TORONTO, March 25, 2014 /CNW/ - At the Regular Meeting of the Board on
March 25, the Peel District School Board announced the names of four
new schools expected to open in fall 2014—two of which will be named
after retired Canadian astronaut, Chris Hadfield, and the late former
South African president, Nelson Mandela.
"We're very excited to open four new elementary schools in Peel, and
especially honoured to have two of them named for such inspirational
leaders," says Janet McDougald, chair of the board. "Hadfield's
achievements in space and on Earth have encouraged people to push
boundaries and strive for the impossible, and Mandela's unwavering
devotion to democracy, equality and learning continues to inspire
around the globe. Both of their visions and influence will be reflected
in all aspects of school life."
Hadfield, now retired, flew as the first Canadian mission specialist,
the first Canadian to operate the Canadarm in orbit, and the only
Canadian to ever leave a spacecraft and float freely in space. During
his final mission, which ended in spring 2013, he gained popularity
around the globe by chronicling his time aboard the space station. His
tweets, photos and conversations from space inspired students around
the world to learn more about space and Earth.
"Education and opportunity for young Canadians are very important to me
personally, and top-notch schools are at the very centre of that," says
Hadfield. "As a proud product of a Southern Ontario education, I
commend the Peel board on their past excellence and their imperative to
constantly improve, as evidenced by the Bring Your Own Device program.
I look forward to the school's opening, and to the generations of
Canadians that will learn, grow and prepare for life inside its walls."
Mandela was a South African anti-apartheid revolutionary and
philanthropist who served as president of South Africa from 1994 to
1999. His government focused on dismantling the legacy of apartheid by
tackling institutionalized racism, poverty and inequality, and
fostering racial reconciliation through democracy. He passed away in
December 2013, but his legacy lives on in all of us.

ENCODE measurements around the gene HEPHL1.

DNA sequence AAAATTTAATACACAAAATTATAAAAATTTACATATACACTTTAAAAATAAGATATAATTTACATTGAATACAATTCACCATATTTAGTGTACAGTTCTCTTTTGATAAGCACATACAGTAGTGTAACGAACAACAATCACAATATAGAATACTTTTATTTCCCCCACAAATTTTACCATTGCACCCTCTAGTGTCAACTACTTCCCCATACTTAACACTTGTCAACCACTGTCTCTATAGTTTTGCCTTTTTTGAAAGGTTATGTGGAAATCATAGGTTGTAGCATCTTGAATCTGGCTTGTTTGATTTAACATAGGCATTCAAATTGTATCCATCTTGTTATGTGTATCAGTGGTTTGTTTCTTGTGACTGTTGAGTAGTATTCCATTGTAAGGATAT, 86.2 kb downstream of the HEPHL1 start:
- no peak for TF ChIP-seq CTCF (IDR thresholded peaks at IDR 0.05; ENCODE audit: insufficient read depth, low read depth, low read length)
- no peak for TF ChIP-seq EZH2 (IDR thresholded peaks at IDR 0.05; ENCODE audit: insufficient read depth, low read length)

"Mandela's democratic vision was about making it possible to give our
youth a fighting chance - that is, the opportunity to try. Education is
still the foundation of this opportunity. The most basic building block
that holds that foundation together is still education," says Sello
Hatang, chief executive of the Nelson Mandela Foundation. "At the dawn
of the 21st century, in a world where knowledge truly is power and
education is the key that unlocks the gates of opportunity and success.
We all have a responsibility as parents, as caregivers, as educators,
as leaders and as citizens, to instil in our children the critical
drive for literacy and learning so that we can give them the chance to
fulfil their dreams. The Peel board is doing exactly this through its
pursuit of educational excellence and the honouring of the legacy of a
Nelson Mandela Public School will be located at 10125 Chinguacousy Rd.
in Brampton, and Chris Hadfield Public School will be located at 465
Fairview Rd. in Mississauga.
The board of trustees also approved the naming of two additional
Countryside Village Public School, located at the intersection of
Wardenwood Drive and Dolbyhill Drive in Brampton
Ross Drive Public School, located at 40 Ross Dr. in Brampton
The Peel board serves more than 153,000 students in kindergarten to
grade 12. Operating 242 schools in the municipalities of Brampton,
Caledon and Mississauga, the Peel board is the largest employer in the
SOURCE: Peel District School Board
For further information:
Media contact: Janet McDougald, Chair of the Board, 905-278-1402
Reference: Brian Woodland, Director of Communications, 905-890-1010, ext. 2812